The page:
Acoustics

Acoustics is the science of sound as it reacts to air, water and solid materials. Learn about topics from radar to white noise, plus find out why you can hear the ocean in a seashell.


There are so many things in this world that are possible, and shattering glass with sonic force is one of them – but just how probable is it, really?

A sound wave alone probably won't kill you. Crank the volume on a terrible song, though, and you just might annoy everyone to death.

A sonic boom occurs when a vessel breaks the speed of sound. So what is this infamous sonic boom, if not the shattering of the picture-window-in-the-sky?

Did you ever wonder how to measure how fast sound travels in the air? Read this article to learn how to measure sound travel in the air.

Pianos lose their tuning, guitars fall out of key -- even church organs need to be tuned every now and then. For centuries, the only sure-fire way to tell if an instrument was in tune was to use a tuning fork.

Overtone, a sound accompanying the main tone produced by a vibrating body. The number and loudness of overtones determine the timbre, or tone color, of a musical sound.

Resonance, An object free to vibrate tends to do so at a specific rate called the object's natural, or resonant, frequency.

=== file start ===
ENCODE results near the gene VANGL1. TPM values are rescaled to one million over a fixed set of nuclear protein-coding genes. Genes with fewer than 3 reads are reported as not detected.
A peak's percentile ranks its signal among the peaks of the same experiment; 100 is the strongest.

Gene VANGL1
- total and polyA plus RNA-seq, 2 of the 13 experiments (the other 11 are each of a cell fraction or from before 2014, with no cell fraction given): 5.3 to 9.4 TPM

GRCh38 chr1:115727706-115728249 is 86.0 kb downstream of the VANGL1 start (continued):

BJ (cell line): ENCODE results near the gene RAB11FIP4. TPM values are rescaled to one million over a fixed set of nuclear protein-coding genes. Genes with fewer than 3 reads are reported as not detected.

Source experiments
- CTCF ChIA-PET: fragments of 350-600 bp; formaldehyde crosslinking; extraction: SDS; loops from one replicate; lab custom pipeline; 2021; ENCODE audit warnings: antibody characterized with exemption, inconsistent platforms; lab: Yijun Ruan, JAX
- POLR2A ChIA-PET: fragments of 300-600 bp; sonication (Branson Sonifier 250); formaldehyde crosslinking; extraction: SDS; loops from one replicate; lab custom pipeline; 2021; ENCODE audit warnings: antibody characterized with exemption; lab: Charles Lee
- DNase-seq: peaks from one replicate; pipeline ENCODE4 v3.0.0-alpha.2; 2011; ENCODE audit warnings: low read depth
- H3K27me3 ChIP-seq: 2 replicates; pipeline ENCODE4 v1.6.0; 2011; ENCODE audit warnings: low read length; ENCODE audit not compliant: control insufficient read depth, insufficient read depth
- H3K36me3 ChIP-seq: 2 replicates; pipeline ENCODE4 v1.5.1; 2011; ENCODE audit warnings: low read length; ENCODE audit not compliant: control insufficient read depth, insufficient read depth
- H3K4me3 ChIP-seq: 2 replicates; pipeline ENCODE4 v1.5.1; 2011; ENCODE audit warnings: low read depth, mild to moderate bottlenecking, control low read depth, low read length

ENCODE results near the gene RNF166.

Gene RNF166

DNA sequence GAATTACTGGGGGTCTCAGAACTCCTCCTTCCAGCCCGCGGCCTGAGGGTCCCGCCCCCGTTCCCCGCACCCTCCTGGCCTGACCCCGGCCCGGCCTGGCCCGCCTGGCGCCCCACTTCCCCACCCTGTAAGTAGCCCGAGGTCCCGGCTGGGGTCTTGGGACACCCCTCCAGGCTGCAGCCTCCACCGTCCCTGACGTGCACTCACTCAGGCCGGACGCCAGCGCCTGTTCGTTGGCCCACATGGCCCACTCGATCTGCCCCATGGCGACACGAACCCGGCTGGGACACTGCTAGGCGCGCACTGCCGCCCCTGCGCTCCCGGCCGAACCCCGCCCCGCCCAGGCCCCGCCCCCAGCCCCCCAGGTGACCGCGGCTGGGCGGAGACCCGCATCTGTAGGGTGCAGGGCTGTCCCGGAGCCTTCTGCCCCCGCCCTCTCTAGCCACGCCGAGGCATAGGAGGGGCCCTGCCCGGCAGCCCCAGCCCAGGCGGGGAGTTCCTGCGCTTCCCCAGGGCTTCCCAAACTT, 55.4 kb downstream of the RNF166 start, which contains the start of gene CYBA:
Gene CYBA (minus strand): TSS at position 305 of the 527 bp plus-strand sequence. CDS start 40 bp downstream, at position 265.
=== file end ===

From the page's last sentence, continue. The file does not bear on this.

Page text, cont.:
Sound. When a drum is struck, the drumhead vibrates and the vibrations are transmitted through the air in the form of waves.

Tuning Fork, a small U-shaped piece of steel that, when struck, produces a clear tone of unvarying pitch.

Acoustics, the branch of physics that deals with the production, transmission, properties, and effects of sound waves.

The idea that something so intangible can lift objects can seem unbelievable, but it's a real phenomenon. Learn how acoustic levitation takes advantage of the properties of sound to cause solids, liquids and heavy gases to float.

What makes sound a weapon? Review the basics of sound and discover exactly how the LRAD produces its "beam of sound." We'll also explore LRAD's hailing and warning abilities and other uses for sound.

Do you remember holding a large conch shell up to your ear to hear the ocean? Why does this work even when you're far away from the sea?

I was watching an old movie today, and two kids (neighbors) were talking to each other using two tin cans and a string. Does that really work? If so, why does it work?

The decibel scale measures sound based on human hearing, which makes it one of the most unusual scientific measurements. How are decibel calculated and what do they tell us about sound?

If you took all of the imaginable tones that a human can hear and combined them together, you would have white noise. This phenomenon gets its name from white light -- what do the two have in common?

When an airplane flies faster than the speed of sound, you hear a large booming sound. But how can something that seems so simple cause such a boom?

Radar seems to have infinite uses: Police use it to clock your speed, NASA uses it to follow satellites, meteorologists use it to track storms and the military uses it to track the enemy ... Learn all about radar technology!

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